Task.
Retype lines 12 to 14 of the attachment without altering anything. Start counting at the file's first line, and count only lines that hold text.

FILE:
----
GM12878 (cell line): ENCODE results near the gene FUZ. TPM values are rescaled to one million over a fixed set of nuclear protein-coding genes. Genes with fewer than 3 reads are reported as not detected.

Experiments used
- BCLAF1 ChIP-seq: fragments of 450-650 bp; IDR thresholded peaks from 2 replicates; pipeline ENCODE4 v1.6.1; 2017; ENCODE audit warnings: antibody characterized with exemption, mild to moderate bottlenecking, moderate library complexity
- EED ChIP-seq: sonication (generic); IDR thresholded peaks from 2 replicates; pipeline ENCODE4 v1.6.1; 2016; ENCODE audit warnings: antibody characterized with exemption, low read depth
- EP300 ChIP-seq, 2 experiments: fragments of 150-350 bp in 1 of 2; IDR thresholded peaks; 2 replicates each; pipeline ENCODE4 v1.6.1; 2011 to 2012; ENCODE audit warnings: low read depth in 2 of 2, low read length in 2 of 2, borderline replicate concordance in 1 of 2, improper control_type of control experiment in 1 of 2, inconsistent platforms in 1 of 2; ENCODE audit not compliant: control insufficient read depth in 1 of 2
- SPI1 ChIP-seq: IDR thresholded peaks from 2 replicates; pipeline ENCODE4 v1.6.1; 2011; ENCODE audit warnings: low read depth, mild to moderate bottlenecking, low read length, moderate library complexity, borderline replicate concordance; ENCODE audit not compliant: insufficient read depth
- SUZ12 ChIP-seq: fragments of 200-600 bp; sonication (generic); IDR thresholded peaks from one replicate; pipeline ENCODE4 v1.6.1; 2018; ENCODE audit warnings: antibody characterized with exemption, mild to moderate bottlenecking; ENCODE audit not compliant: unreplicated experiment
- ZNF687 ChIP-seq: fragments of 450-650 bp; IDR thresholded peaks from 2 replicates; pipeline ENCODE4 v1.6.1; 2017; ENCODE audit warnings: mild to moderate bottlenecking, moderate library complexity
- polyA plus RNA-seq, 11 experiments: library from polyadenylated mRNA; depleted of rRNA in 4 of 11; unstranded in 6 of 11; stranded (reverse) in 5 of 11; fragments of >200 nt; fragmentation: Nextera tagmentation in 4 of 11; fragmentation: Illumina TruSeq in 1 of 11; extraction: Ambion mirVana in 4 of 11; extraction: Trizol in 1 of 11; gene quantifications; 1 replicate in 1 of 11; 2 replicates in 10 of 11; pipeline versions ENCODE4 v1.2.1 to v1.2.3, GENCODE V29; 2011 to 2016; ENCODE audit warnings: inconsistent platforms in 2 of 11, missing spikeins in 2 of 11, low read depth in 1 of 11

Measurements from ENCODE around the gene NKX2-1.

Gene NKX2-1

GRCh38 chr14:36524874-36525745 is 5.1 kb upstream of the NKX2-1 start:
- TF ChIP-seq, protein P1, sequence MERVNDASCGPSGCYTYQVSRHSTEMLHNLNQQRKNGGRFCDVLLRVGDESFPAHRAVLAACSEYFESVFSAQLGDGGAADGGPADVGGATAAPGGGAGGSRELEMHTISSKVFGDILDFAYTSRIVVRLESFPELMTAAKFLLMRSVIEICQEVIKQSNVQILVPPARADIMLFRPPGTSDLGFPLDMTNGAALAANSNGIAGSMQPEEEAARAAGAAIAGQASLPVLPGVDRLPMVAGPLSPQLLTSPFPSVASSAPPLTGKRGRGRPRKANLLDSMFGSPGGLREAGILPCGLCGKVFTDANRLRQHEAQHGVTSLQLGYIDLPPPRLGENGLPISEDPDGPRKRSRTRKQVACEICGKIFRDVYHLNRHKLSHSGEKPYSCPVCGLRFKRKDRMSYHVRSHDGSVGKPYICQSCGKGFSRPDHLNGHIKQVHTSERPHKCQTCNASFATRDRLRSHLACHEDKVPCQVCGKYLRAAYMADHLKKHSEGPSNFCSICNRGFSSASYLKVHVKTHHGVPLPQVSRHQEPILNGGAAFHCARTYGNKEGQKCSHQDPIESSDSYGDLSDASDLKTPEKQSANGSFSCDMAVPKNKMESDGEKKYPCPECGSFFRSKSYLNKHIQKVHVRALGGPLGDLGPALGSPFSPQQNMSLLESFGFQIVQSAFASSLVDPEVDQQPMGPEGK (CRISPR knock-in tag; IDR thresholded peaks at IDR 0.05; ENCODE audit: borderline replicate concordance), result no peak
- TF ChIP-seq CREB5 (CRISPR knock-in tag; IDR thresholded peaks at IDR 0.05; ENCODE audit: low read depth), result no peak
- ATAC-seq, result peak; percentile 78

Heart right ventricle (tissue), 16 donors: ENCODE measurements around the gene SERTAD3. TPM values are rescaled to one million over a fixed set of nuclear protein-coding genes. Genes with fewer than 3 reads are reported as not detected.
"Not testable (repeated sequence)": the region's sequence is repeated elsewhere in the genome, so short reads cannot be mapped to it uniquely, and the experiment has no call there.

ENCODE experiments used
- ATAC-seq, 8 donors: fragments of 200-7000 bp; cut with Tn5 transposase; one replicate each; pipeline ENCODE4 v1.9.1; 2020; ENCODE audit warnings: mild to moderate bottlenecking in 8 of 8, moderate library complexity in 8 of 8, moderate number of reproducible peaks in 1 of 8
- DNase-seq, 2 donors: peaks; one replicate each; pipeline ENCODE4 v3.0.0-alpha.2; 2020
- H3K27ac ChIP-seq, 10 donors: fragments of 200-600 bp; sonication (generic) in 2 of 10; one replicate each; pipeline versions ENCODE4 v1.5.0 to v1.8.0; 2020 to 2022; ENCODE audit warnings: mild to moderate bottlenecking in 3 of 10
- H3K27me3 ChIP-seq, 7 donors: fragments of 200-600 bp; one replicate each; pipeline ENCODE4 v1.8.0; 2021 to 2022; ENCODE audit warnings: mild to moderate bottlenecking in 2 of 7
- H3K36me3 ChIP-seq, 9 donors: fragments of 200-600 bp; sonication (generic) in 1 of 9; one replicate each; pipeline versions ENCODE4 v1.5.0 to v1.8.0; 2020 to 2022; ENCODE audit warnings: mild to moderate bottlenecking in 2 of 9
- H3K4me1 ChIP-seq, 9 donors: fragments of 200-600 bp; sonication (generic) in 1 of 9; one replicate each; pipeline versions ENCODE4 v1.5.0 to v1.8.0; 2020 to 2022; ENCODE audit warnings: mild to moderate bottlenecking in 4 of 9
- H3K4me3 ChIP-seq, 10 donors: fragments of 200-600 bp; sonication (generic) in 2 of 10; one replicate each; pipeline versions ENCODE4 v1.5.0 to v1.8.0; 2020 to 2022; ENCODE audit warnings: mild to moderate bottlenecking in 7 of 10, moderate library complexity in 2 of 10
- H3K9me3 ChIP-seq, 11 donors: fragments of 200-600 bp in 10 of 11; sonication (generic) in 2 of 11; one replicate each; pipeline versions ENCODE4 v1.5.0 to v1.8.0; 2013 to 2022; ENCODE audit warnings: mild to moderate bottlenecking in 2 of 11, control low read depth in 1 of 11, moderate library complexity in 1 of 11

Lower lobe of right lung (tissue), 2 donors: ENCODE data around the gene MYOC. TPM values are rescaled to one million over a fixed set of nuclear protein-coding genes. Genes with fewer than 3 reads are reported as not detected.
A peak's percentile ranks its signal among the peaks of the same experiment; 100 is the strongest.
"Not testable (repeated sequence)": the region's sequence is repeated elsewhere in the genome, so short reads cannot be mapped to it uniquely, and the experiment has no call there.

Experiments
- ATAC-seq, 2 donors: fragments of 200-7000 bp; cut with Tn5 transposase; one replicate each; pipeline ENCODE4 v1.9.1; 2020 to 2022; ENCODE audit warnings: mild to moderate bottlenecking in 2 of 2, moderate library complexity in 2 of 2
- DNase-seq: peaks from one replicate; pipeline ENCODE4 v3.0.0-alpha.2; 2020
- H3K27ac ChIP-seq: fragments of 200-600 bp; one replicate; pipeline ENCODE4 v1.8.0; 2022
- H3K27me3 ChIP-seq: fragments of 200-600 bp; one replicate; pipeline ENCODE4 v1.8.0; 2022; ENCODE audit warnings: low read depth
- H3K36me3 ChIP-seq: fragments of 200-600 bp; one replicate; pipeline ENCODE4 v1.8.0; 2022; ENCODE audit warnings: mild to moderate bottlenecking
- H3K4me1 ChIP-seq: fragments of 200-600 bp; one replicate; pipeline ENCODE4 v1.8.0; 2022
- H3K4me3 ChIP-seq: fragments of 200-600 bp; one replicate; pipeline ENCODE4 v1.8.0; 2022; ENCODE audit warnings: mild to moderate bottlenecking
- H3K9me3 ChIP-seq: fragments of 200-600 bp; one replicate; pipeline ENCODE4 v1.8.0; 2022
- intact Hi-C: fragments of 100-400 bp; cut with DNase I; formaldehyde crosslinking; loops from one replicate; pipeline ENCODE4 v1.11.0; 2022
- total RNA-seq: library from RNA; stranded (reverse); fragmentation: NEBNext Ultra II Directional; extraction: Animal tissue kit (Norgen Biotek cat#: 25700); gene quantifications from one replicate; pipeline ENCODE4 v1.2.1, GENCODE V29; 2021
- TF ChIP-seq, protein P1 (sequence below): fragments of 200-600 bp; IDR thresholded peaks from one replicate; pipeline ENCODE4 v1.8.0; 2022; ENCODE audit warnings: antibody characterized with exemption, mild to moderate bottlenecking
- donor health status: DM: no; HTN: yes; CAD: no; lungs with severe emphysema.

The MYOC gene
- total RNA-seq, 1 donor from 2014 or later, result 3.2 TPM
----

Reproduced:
GRCh38 chr14:36524874-36525745 is 5.1 kb upstream of the NKX2-1 start:
- TF ChIP-seq, protein P1, sequence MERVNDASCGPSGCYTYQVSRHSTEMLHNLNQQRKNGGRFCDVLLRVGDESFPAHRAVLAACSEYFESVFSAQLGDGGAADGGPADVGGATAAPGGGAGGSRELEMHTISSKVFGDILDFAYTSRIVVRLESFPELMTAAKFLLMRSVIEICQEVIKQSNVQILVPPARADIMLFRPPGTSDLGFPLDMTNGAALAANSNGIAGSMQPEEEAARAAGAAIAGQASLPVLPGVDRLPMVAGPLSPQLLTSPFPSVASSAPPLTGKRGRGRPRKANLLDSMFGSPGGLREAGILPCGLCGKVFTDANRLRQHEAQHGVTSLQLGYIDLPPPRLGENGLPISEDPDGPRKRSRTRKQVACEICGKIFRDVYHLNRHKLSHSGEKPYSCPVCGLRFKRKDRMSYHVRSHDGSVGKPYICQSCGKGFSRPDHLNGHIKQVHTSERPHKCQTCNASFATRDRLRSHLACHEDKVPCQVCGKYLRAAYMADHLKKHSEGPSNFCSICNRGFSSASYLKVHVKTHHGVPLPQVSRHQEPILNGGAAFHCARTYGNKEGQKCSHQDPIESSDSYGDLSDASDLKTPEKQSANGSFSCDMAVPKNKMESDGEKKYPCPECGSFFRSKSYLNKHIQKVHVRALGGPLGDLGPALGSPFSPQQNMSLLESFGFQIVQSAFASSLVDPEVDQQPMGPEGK (CRISPR knock-in tag; IDR thresholded peaks at IDR 0.05; ENCODE audit: borderline replicate concordance), result no peak
- TF ChIP-seq CREB5 (CRISPR knock-in tag; IDR thresholded peaks at IDR 0.05; ENCODE audit: low read depth), result no peak